If you’ve been distracted over the last couple of weeks by the tempo of the news cycle in Washington, you may have missed two important reports that together are likely to cause some sleepless nights:
- NTI’s report:
- Bloomberg’s investigation:
One outlines the cyber threat to nuclear weapons and all of the related systems such as command and control, warning, and delivery. The second tells the story of an intentional, state-sponsored effort to control computer hardware used throughout the United States, in both corporate and intelligence systems. Both reports point to the growing, urgent need for policy options designed to reduce risks to our digital systems to avoid potentially catastrophic results of a cyber hack.
Cyberattacks on Nuclear Weapons Systems
Although it is nearly impossible to have 100% confidence in the security of a digital system, and even well-secured nuclear weapons systems are not immune from cyberattacks, NTI’s report provides a set of recommendations for reducing the risk of cyberattacks on nuclear weapons and related systems and outlines four specific cyberattack scenarios:
- An attack on early warning
systems that provide false indications of a nuclear attack during a crisis
- Disruption of communications between
officials, operators, and nuclear systems and/or international counterparts in
a potential crisis
- Introduction of a
flaw or malevolent code into nuclear weapons through the supply chain or
otherwise in a way that could compromise the effectiveness of those weapons
unauthorized control of a nuclear weapon through cyber-assisted theft and/or
defeating of security devices.
There’s no question that the job of securing nuclear systems is getting more difficult. Cyberattacks are becoming increasingly sophisticated and levels of digitization are growing (for example, as will undoubtedly occur during the upcomingof the U.S. nuclear arsenal). Taken together, this is a dangerous mix and governments and industry must act to address the threat.
Supply Chain Attacks
The Bloomberg report details how China reportedly used a hardware hack to infiltrate U.S. companies’ computer systems, including some used for intelligence purposes. Specifically, it details how Chinese manufacturers of chips used in specialty video processing servers were approached by people who, through a combination of bribes and/or strong-arm tactics, modified tiny chips in a way that was extremely difficult to detect but which gave the China the ability to remotely take over the microprocessor. If this turns out to be true (note that the U.S. companies involved are stronglythe report), this would be one of the most serious computer security breaches in history with enormous implications for national security, as well as the economy.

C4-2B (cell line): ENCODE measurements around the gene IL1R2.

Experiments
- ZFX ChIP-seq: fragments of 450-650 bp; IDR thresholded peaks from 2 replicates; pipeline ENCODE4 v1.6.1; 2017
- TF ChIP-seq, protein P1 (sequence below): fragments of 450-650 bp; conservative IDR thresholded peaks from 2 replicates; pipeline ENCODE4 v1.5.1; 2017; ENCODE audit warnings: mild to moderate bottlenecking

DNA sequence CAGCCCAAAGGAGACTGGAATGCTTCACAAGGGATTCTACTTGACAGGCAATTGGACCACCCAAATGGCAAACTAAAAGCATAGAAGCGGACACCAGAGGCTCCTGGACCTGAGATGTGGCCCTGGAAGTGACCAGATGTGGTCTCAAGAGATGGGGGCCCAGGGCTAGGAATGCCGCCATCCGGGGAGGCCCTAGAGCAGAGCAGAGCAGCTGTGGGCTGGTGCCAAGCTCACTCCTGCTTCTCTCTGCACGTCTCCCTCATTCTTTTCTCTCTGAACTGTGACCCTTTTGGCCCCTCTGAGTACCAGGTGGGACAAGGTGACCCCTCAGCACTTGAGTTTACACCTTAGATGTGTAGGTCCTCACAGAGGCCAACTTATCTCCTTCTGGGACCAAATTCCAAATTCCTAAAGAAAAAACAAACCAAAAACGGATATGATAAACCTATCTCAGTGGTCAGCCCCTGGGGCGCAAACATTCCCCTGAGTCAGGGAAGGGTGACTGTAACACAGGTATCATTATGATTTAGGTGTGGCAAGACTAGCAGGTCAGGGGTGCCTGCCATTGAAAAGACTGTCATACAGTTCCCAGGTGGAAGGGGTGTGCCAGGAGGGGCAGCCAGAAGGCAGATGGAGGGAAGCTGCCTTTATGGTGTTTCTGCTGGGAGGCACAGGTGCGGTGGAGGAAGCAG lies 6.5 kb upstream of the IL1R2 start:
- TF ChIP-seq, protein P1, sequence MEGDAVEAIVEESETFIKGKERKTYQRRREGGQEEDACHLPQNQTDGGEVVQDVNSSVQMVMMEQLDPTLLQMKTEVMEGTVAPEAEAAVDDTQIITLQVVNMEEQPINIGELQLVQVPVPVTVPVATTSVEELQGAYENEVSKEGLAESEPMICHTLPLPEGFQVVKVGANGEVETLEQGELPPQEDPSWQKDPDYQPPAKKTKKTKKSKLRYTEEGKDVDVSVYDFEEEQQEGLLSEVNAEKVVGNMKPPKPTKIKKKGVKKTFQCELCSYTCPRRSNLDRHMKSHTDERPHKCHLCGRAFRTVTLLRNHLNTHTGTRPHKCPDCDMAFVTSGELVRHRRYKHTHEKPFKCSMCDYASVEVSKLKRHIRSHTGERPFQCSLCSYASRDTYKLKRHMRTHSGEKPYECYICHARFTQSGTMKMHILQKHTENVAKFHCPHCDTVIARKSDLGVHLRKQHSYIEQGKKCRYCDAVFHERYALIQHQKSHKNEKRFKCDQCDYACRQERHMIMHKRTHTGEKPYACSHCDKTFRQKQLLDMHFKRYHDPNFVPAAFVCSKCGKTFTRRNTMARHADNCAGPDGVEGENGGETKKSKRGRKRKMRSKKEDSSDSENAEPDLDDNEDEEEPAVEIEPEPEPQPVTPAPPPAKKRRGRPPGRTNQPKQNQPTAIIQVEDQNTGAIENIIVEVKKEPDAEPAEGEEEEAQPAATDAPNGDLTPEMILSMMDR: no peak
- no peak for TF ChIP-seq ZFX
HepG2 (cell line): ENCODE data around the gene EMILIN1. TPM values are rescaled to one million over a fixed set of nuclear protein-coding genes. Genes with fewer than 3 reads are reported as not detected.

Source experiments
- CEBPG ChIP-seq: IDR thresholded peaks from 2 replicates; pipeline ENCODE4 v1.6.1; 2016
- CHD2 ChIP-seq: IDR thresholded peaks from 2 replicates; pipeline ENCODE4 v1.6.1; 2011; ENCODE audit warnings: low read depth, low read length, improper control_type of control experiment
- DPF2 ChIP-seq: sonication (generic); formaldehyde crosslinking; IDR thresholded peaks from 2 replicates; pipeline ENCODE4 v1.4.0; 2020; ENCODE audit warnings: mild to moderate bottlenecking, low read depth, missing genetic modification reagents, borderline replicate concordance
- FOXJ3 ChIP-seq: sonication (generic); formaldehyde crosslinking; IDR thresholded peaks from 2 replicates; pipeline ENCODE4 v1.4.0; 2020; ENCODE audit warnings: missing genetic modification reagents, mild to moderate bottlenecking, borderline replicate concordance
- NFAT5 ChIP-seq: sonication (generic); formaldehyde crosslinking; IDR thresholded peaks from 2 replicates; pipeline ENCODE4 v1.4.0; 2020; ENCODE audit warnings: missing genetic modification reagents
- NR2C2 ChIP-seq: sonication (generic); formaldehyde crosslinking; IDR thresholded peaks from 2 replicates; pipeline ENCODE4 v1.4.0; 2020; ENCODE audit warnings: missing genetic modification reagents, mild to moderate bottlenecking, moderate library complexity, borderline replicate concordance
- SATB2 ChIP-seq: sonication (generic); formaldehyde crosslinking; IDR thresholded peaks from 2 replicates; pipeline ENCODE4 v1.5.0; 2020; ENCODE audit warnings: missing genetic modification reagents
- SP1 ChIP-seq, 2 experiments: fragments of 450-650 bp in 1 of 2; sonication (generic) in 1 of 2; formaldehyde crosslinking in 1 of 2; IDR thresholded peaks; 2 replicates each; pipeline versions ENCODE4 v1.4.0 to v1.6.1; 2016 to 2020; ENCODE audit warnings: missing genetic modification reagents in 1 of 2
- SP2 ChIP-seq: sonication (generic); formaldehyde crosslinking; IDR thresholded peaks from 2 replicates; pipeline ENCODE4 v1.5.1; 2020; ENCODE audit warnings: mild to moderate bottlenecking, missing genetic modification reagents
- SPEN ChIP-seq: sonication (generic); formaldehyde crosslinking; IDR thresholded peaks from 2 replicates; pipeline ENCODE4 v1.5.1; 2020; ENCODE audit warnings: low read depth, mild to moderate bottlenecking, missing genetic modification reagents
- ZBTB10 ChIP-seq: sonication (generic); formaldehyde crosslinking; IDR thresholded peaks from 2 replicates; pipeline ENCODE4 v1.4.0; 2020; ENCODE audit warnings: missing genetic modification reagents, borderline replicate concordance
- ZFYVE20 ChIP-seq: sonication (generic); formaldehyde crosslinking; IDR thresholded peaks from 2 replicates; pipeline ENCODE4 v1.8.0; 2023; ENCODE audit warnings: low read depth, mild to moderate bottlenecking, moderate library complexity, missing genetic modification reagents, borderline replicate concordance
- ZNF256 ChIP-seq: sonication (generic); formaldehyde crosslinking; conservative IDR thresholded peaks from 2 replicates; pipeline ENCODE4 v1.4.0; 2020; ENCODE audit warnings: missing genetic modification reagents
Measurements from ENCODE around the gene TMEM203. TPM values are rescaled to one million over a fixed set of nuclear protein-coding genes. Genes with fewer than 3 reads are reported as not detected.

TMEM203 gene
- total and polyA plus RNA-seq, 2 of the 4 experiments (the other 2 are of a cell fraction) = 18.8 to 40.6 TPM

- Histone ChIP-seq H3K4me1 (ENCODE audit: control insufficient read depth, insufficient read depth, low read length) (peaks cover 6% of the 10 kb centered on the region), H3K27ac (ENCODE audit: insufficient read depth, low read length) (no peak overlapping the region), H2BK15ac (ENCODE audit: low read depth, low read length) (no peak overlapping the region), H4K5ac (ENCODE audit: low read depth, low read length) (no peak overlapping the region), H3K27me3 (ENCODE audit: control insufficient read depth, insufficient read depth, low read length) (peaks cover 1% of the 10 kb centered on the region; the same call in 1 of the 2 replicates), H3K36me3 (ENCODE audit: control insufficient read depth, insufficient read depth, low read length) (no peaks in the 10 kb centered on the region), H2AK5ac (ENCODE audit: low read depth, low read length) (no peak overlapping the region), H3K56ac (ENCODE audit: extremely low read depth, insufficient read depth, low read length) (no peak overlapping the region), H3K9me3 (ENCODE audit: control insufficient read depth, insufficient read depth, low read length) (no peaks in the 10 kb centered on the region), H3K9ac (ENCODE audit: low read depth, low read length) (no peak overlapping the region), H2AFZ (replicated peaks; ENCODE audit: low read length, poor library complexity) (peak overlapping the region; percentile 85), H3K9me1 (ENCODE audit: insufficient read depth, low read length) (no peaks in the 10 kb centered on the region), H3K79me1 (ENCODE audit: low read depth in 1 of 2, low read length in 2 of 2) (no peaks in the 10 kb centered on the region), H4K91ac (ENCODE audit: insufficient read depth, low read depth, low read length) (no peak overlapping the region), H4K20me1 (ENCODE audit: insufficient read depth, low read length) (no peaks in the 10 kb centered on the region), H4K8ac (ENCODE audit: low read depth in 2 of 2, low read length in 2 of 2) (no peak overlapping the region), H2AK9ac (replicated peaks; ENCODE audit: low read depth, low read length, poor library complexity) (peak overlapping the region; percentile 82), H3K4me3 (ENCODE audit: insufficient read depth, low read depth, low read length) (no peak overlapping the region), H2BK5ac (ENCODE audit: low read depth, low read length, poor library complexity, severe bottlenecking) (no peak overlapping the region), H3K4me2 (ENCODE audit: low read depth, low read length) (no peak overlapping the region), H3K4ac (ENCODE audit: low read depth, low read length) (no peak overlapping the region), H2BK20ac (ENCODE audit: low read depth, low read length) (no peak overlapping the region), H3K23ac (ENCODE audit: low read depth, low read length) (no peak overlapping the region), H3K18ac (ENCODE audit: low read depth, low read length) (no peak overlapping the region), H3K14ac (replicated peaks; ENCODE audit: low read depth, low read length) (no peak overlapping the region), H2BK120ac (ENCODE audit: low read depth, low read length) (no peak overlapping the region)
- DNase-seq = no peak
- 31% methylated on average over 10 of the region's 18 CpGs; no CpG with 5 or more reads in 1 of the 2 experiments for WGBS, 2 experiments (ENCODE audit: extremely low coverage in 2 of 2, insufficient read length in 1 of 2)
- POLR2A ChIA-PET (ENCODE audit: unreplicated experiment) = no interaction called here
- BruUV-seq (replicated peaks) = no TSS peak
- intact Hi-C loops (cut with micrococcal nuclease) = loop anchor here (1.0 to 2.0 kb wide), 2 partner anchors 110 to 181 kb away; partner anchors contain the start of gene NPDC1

What can be done?
There are no easy answers.
Driven by a desire to lower costs, most chip production is now done overseas. Any attempt to bring it back to the U.S. would have enormousimplications and would likely take years to achieve. There do exist “ ” that make some of the key chips in military systems, but even in those military systems, most of the chips are commercially-available commodity products that draw on global supply chains.
This example of what appears to be a supply-chain breach of historic proportions serves to reinforce one of the NTI report’s underlying assumptions, namely that: “Although technical cybersecurity measures are critically important and should be pursued… we must operate under the assumption that… nuclear weapons systems, may already be compromised.”
As a result, governments must aggressively explore technical and policy options that incorporate this aspect of the cybersecurity threat, understanding that it is impossible to have full confidence in the information our digital systems provide or transmit and indeed, adversaries already may be able to observe or, worse, sabotage our data. In the case of high-consequence systems, all policy and technical options to reduce risks must be explored, including the possibility of using, non-hackable systems.